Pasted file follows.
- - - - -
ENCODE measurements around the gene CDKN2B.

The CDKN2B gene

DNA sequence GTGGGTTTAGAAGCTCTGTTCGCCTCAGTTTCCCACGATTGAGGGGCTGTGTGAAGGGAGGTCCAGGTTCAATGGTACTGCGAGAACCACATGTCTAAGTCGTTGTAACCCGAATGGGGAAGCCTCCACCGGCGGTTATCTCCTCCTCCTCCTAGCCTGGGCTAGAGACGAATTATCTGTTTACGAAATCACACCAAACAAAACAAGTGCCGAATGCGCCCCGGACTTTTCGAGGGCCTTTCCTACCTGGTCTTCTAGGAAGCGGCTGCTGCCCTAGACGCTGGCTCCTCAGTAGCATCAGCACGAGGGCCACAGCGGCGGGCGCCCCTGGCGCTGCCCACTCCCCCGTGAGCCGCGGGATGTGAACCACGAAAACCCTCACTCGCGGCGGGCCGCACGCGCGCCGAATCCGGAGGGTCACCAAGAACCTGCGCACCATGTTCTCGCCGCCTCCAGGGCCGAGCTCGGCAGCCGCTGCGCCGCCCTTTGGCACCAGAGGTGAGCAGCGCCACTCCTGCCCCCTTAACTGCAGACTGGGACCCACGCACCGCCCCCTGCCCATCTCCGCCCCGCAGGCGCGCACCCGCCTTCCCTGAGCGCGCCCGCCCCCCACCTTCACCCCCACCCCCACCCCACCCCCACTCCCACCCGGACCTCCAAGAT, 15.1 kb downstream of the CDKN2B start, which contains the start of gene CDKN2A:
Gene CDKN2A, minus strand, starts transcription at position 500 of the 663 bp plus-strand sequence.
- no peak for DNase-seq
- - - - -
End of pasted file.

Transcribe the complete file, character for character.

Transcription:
ENCODE measurements around the gene CDKN2B.

The CDKN2B gene

DNA sequence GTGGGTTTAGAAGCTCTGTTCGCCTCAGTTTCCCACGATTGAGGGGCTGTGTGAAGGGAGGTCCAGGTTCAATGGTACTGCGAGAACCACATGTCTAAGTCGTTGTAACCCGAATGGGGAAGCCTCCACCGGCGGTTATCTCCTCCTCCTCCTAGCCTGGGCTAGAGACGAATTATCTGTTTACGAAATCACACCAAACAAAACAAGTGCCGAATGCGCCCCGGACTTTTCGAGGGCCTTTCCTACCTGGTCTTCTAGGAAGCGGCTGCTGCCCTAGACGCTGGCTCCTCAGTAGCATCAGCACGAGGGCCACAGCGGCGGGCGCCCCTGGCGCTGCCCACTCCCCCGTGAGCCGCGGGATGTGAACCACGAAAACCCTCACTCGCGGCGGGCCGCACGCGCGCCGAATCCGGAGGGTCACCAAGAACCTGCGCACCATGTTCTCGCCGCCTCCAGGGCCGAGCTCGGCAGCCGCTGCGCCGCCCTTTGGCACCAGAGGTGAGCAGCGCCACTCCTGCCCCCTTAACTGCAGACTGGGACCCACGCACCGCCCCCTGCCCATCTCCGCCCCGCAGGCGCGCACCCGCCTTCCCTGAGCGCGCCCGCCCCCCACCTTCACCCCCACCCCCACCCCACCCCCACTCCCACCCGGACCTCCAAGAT, 15.1 kb downstream of the CDKN2B start, which contains the start of gene CDKN2A:
Gene CDKN2A, minus strand, starts transcription at position 500 of the 663 bp plus-strand sequence.
- no peak for DNase-seq